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2015’s Top 10 Albums With Texas Ties 14

Confidence. That’s the common thread running through my 10 favorite 2015 albums with Texas ties. Not bravado so much as the quiet conviction that comes from artists who realize that standing your ground can be just as fulfilling as blazing new trails.

Slobberbone leader Brent Best’s solo debut, “Your Dog, Champ,” ranks No.10. It’s a compelling collection of dark, remarkably moving narratives like “Career Day” and the heartbreaking concert staple “Robert Cole” narrated by stoic survivors of dashed dreams and dysfunctional families.

At No. 9 is the charming “I Don’t Want to Be Alone” by two teenage siblings from Austin who perform as Charlie Belle. Sister Jendayi Bonds’ warm, delicate voice evokes such ‘80s British bands as Everything But the Girl and The Sundays. But she spikes their yearning introspection with a dash of R&B swagger.

Grand Prairie-born Selena Gomez finds her voice on my No. 8 choice, “Revival”. Now 23, she adopts sophisticated, state-of-the-chart electronic textures on empowering standouts like “Kill ‘Em With Kindness” and the title track. She isn’t abandoning her teen-pop past so much as treating maturity as a process, rather than a career move.

The Oh Hellos land at No. 7 with “Dear Wormwood”. San Marcos siblings Maggie and Tyler Heath infuse their soaring folk-rock anthems with a remarkable command of dynamics that allows them to zigzag from church-mouse quiet to church-choir jubilant.


Andrew Combs. Photo: Alan Herzberg

My No. 6 pick is “All These Dreams” by Andrew Combs, a Dallas Jesuit College Prep graduate now living in Nashville. Songs like “Long Gone Lately” and “Foolin’” combine the grandeur of Roy Orbison with the elegance of the Jayhawks, creating a luscious, laidback sound that aims to sweep you off your feet rather than bowl you over.

At No.5 is “Pageant Material” by Mineola native Kacey Musgraves. Although the line between campy and clever isn’t as well defined as it was on her sparkling 2013 debut, the country star continues to relish elbowing small-town conservatism and tweaking Nashville conventions.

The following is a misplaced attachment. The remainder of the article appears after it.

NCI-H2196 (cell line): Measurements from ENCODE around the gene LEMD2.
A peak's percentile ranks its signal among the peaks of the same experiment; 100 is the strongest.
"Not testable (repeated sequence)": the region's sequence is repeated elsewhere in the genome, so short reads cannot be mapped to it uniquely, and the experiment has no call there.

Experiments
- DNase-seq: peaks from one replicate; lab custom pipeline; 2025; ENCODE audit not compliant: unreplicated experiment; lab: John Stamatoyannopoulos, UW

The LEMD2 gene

“Cass County,” Don Henley’s first solo album in 15 years, takes the No. 4 spot. Inspired by his Linden, Texas upbringing, the 68-year-old Eagles co-founder delivers heartfelt originals and inspired covers of Jesse Lee Kincaid and Louvin Brothers classics with unflinching grit and amazing grace.


Erykah Badu

Erykah Badu’s “But You Caint Use My Phone,” at No. 3, was recorded in her East Dallas home as a mixtape. But it’s actually a cool concept album about cell phone culture built around reworkings of New Edition’s “Mr. Telephone Man” and Todd Rundgren’s “Hello It’s Me” and a sultry original that makes “I can make you put your phone down” sound like both a flirtation, and a promise.

Austin’s James McMurtry comes in at No. 2 with “Complicated Game,” which lightens the heavy mood of recent efforts by channeling his anger into richly detailed stories like “Copper Canteen” and some genuinely upbeat love songs. He’s also singing more than grousing, pushing his upper register and sounding more inviting – and invigorated – than ever.

My favorite Texas album of the year is “Coming Home” by Leon Bridges. Sounding like Sam Cooke stepped out of a time machine, the 26-year-old Fort Worth singer nails not just the finger-popping sound of ‘60s rhythm and blues, but also the relentless spirit that provided solace in an era of turbulence. Songs like “Lisa Sawyer” and the stunning “River” may be reverent, but they are also relevant

David Okamoto is a content production manager at Yahoo in Dallas. He’s a former music critic whose work has appeared in Rolling Stone, ICE Magazine and the Dallas Morning News.